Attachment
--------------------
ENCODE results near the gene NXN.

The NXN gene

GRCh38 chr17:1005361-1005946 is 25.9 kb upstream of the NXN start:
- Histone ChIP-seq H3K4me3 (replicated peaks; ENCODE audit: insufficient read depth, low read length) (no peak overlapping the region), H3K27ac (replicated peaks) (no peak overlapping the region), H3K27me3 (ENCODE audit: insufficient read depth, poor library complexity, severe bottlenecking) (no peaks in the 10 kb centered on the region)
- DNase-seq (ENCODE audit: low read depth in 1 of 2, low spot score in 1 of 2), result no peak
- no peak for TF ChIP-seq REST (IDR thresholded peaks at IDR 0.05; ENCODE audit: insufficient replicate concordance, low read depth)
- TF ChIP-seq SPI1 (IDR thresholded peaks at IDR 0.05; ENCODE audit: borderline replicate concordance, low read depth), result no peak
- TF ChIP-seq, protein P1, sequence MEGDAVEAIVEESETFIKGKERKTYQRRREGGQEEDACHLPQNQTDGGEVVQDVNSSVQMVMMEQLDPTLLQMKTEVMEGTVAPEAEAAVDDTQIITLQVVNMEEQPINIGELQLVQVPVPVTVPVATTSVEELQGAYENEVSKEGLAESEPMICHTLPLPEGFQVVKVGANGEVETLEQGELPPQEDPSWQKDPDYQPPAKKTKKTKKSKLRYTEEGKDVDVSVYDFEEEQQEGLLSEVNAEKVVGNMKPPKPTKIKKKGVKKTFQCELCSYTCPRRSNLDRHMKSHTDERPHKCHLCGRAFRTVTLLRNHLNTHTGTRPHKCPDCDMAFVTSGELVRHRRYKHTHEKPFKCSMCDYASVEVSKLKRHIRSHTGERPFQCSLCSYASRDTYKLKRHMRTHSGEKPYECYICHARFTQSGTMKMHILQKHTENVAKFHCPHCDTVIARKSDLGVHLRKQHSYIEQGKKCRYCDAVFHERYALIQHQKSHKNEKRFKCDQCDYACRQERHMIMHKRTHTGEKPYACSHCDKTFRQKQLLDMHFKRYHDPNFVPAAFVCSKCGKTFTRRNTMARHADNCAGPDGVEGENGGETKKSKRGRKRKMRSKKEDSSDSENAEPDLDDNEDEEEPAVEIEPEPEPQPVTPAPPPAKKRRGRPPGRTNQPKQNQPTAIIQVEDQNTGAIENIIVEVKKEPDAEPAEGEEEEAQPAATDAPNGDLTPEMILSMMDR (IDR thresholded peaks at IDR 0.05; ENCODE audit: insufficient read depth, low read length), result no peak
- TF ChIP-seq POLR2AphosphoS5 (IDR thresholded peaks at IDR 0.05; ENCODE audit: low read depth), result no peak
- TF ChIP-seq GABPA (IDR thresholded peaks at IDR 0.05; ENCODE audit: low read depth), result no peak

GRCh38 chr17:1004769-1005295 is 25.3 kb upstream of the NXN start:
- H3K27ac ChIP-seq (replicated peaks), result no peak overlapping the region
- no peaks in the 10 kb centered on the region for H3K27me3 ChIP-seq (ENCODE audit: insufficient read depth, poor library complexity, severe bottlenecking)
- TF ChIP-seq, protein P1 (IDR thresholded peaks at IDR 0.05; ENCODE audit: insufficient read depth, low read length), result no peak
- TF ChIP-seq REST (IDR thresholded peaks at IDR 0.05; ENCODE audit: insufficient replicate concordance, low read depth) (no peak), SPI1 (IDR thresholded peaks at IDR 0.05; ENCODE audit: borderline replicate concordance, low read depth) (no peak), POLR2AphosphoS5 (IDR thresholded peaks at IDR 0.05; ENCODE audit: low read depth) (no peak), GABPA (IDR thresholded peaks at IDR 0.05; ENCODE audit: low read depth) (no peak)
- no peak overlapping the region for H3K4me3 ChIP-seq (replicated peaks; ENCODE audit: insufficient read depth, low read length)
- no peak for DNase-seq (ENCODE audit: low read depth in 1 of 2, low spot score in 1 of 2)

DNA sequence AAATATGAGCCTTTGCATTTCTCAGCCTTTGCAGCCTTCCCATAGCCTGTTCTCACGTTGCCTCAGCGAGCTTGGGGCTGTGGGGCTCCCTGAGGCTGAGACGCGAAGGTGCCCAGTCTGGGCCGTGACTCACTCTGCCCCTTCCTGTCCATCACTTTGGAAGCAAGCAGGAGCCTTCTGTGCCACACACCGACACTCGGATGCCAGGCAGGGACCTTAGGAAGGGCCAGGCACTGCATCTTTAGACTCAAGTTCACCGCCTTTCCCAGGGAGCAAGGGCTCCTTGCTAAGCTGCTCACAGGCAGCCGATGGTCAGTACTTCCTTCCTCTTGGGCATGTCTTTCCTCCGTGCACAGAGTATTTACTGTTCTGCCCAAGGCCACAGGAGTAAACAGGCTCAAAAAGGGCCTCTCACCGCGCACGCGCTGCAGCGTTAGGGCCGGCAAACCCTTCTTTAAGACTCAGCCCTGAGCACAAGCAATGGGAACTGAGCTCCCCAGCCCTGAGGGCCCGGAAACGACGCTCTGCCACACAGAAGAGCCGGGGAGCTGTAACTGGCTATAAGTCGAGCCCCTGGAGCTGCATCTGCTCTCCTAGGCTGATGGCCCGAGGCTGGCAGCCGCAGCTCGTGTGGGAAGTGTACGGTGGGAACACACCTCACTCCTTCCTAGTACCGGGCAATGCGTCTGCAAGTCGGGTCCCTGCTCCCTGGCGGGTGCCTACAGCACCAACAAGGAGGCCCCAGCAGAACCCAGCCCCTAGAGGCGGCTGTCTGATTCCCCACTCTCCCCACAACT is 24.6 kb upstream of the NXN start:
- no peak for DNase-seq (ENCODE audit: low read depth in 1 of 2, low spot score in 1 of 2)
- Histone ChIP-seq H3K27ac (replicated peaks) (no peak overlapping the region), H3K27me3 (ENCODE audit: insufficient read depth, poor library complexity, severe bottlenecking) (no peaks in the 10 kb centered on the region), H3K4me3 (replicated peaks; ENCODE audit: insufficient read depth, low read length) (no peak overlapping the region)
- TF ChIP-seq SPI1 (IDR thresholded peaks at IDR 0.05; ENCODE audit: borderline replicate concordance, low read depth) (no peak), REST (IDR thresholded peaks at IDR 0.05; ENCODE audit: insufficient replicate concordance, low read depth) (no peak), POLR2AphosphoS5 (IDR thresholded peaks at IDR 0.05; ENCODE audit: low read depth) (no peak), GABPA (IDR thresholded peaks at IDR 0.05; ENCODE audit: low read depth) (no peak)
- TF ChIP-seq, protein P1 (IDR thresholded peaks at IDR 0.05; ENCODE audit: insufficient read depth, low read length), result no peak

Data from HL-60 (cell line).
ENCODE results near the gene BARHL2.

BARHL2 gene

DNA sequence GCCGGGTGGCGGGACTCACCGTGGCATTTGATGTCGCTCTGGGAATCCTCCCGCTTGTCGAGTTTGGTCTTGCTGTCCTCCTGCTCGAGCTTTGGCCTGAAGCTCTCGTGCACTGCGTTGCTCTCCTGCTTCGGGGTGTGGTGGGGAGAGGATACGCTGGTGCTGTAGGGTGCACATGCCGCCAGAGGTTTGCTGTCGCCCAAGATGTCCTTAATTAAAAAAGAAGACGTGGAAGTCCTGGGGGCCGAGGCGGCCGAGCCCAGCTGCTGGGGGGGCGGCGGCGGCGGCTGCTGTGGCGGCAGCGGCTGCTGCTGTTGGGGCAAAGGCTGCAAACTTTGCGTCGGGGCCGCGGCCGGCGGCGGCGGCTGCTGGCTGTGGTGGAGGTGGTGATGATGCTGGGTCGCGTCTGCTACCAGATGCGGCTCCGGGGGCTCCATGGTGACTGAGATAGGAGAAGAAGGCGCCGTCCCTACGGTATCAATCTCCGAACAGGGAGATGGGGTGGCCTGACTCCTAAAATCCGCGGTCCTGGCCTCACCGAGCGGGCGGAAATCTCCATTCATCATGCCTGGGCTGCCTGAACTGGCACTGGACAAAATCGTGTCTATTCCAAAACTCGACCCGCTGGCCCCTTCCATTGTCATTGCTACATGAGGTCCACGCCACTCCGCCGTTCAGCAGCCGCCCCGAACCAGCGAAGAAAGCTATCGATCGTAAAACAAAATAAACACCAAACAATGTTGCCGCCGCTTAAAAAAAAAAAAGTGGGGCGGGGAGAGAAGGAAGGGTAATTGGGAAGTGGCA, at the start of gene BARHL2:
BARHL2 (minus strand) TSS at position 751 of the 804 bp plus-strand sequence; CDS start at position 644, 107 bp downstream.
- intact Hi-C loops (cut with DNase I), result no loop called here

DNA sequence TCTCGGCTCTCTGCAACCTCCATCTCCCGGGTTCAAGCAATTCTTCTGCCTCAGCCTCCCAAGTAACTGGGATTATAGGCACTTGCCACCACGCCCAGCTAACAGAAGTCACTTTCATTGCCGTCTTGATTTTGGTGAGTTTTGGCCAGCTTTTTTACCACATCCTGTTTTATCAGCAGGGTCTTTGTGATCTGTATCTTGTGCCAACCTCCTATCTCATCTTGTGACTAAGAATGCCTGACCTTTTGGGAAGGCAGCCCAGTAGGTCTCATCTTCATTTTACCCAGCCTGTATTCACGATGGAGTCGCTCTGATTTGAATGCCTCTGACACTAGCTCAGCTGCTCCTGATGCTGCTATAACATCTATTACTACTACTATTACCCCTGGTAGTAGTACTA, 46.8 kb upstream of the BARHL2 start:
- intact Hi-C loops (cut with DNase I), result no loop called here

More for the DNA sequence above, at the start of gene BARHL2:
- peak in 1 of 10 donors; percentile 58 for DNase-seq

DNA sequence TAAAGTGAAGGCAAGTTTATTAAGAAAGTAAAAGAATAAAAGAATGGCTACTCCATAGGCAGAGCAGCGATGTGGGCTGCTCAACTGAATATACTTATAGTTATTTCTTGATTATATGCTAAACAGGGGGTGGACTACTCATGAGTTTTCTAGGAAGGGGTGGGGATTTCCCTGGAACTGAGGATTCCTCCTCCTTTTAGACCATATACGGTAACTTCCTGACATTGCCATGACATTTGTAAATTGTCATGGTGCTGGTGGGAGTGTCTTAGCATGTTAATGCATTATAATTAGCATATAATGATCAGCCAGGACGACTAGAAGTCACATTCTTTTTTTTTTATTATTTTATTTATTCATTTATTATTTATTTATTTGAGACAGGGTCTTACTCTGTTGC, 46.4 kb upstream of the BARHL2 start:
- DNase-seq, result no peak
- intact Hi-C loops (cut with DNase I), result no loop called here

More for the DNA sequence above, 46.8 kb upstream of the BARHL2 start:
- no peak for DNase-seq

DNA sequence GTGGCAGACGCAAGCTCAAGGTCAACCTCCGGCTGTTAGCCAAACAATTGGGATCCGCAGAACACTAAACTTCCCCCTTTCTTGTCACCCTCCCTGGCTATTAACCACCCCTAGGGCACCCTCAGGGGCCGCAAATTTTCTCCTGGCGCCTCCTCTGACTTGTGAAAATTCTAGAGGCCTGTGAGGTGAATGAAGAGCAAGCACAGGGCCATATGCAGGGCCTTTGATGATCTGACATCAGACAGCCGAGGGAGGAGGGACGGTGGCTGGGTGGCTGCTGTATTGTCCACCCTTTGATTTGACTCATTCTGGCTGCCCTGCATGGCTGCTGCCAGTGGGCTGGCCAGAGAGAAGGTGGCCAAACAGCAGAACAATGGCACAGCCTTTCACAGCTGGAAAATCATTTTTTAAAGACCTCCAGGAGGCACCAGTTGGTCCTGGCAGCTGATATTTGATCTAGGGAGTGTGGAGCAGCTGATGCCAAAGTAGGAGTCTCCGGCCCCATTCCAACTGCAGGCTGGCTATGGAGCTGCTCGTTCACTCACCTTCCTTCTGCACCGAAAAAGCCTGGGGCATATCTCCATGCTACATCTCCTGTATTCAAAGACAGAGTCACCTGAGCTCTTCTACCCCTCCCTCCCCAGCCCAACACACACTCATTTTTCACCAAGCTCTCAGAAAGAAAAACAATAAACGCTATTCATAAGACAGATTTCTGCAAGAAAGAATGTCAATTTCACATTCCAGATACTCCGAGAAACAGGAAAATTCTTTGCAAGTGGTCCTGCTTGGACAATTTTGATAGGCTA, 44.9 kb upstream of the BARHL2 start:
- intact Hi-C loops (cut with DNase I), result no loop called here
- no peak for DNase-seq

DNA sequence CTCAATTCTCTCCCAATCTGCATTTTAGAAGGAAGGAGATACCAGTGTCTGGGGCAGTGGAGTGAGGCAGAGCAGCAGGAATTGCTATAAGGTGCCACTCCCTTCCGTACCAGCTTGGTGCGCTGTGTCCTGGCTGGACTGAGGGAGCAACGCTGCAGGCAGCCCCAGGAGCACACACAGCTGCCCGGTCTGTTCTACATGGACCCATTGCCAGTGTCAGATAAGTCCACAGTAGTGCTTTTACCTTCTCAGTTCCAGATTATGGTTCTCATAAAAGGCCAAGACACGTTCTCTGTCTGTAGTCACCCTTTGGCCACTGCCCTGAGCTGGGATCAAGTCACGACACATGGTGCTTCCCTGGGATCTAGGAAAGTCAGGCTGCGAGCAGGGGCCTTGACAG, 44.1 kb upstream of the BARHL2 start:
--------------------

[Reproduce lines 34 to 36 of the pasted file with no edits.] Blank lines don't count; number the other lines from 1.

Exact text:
- DNase-seq, result no peak
- intact Hi-C loops (cut with DNase I), result no loop called here

More for the DNA sequence above, 46.8 kb upstream of the BARHL2 start: